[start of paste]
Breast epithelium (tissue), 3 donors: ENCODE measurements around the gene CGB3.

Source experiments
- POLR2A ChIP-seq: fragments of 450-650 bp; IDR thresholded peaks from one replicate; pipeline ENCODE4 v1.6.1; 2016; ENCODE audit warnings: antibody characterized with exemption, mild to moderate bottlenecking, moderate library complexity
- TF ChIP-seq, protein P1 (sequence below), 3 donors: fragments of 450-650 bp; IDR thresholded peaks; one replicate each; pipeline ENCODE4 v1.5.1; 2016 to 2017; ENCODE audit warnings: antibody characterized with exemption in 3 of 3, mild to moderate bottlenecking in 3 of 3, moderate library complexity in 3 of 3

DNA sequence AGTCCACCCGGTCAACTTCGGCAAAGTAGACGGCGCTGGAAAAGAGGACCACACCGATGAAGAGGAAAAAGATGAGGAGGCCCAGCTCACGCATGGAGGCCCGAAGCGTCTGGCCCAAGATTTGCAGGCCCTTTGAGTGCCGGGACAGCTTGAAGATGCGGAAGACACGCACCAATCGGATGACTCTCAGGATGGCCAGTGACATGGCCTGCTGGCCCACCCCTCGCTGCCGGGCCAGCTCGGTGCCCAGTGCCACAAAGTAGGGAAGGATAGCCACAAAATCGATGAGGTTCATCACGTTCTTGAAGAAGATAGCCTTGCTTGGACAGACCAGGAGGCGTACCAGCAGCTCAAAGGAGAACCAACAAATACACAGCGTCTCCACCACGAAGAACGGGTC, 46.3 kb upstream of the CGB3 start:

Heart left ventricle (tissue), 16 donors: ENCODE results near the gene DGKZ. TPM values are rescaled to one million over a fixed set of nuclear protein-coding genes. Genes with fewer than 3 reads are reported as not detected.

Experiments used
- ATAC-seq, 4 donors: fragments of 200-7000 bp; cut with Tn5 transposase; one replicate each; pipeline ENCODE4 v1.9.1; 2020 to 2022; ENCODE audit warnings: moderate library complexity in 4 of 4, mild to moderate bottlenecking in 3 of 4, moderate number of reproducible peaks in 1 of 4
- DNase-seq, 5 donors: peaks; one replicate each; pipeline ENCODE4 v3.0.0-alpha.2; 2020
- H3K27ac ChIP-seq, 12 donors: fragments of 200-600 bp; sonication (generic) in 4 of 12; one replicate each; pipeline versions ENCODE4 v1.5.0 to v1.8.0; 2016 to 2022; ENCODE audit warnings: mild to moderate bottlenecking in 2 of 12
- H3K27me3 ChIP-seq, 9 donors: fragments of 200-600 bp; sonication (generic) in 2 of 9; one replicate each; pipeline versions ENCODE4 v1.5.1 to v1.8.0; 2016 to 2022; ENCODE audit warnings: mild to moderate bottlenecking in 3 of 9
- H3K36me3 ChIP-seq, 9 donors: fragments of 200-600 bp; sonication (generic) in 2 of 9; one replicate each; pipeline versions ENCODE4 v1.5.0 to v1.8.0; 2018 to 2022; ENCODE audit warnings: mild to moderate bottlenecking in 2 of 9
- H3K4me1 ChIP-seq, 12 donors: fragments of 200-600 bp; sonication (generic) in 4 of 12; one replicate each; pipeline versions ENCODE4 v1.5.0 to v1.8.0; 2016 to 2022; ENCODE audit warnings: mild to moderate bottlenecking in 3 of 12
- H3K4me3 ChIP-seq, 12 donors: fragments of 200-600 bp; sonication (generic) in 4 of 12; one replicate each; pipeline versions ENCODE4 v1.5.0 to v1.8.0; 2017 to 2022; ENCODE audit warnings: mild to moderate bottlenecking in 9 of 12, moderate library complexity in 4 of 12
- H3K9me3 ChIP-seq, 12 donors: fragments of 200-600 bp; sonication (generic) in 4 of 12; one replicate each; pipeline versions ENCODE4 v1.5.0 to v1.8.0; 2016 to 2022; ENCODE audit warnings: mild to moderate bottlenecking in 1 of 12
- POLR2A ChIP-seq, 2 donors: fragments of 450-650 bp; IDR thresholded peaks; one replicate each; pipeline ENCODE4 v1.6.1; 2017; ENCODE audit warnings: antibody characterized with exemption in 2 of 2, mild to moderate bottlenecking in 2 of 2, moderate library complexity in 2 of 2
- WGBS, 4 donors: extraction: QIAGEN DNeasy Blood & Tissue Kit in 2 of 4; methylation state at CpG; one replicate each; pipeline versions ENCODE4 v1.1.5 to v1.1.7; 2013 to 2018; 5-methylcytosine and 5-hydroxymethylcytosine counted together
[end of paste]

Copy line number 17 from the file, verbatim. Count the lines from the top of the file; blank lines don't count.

- WGBS, 4 donors: extraction: QIAGEN DNeasy Blood & Tissue Kit in 2 of 4; methylation state at CpG; one replicate each; pipeline versions ENCODE4 v1.1.5 to v1.1.7; 2013 to 2018; 5-methylcytosine and 5-hydroxymethylcytosine counted together